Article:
Tags: Cabaret Voltaire, Coconut Coolouts, Idle Times, Intelligence, Magnetic Fields
The Intelligence, Coconut Coolouts and Idle Times at the Sunset | 26 December 2008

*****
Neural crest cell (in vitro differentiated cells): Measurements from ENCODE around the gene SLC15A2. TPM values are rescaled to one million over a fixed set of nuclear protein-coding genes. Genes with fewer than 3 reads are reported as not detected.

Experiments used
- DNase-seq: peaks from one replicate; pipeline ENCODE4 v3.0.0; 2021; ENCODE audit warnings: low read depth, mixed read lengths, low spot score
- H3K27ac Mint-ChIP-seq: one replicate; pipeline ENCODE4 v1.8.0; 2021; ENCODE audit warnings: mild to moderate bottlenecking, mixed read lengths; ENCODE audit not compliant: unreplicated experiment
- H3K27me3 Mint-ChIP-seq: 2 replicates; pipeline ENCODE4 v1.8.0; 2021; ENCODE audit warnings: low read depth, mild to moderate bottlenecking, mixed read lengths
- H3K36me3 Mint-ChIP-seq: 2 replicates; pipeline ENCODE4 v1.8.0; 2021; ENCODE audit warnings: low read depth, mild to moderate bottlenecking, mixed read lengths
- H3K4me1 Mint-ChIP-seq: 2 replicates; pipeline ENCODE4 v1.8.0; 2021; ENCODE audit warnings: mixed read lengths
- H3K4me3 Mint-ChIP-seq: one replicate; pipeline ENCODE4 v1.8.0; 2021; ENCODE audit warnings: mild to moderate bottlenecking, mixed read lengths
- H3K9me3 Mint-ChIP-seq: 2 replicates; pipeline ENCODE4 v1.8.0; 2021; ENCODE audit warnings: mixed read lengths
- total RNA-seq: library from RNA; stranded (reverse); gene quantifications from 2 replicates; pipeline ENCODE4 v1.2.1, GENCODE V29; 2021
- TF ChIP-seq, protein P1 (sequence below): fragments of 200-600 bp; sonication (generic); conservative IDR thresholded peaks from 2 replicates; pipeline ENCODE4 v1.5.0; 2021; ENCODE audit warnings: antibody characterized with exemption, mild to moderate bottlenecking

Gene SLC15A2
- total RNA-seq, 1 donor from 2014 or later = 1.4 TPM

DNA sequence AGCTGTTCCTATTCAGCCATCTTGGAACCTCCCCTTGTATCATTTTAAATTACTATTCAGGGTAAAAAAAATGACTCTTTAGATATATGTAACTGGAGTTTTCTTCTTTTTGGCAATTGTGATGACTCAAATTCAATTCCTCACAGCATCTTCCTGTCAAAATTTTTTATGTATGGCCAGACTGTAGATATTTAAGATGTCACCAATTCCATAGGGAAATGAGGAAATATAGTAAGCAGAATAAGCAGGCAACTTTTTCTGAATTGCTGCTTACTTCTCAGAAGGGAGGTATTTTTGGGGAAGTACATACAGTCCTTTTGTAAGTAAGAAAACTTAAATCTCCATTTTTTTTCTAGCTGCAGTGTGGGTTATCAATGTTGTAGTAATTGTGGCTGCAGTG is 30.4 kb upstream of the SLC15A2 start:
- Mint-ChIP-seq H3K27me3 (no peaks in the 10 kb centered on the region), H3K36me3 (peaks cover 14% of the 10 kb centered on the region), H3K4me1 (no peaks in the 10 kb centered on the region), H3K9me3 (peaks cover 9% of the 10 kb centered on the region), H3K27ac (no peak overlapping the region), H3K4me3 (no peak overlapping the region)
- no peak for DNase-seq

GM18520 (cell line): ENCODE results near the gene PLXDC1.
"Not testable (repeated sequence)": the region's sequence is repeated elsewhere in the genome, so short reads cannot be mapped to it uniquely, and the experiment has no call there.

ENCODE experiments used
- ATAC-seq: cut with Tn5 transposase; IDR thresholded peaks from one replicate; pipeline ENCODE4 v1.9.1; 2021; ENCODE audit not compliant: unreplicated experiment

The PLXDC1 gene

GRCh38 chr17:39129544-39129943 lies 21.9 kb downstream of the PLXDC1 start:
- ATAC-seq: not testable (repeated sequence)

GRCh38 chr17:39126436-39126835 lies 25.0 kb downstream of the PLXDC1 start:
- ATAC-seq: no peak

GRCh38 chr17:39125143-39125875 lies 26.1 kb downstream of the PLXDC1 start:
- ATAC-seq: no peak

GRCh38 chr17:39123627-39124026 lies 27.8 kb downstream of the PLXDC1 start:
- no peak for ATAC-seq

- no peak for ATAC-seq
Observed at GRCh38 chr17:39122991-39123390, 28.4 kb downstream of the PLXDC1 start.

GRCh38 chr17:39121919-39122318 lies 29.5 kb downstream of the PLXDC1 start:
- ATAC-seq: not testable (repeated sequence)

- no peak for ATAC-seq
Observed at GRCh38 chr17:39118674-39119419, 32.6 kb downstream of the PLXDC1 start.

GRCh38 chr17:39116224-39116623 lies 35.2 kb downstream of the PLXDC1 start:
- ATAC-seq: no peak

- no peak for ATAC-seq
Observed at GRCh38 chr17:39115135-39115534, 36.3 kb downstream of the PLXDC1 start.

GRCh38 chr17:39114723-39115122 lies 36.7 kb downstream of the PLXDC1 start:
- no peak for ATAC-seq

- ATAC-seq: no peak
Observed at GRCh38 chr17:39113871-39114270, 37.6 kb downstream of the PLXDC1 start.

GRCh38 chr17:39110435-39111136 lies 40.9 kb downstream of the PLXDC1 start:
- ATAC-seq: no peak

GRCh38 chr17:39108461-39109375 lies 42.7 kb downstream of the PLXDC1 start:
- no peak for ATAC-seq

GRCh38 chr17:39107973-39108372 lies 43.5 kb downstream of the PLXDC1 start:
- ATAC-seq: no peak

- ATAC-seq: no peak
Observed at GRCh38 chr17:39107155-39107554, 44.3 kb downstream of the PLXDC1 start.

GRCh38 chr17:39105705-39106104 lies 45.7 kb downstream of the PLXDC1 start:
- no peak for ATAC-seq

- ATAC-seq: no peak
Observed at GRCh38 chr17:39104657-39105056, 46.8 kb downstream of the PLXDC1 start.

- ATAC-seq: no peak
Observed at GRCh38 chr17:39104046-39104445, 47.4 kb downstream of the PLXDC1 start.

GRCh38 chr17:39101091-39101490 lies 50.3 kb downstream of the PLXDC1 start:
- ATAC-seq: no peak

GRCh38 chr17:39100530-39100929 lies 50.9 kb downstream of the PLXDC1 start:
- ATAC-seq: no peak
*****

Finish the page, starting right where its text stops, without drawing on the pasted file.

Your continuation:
The last few weeks the emerald city has been crippled by constant snow. City leaders have considered rechristening Seattle the albino city. Not only has it been a battle to get to work, but a whole bunch of shows have been canceled because of the white stuff as well. Finally it has started to melt away, like the novelty it was met with. So the Sunset was packed last night with people dying for a gig since so many had been canceled in the past week. People were also there because of the killer bill being headlined by Seattle noiseniks the Intelligence. Right now, the one record I’m looking forward to the most in 2009 is the new Intelligence album. After 2006’s quite amazing Deuteronomy, this year’s split 12″ with Thee Oh Sees and their two recent seven inch singles on Platic Idol and April 77 the Intelligence are on a roll.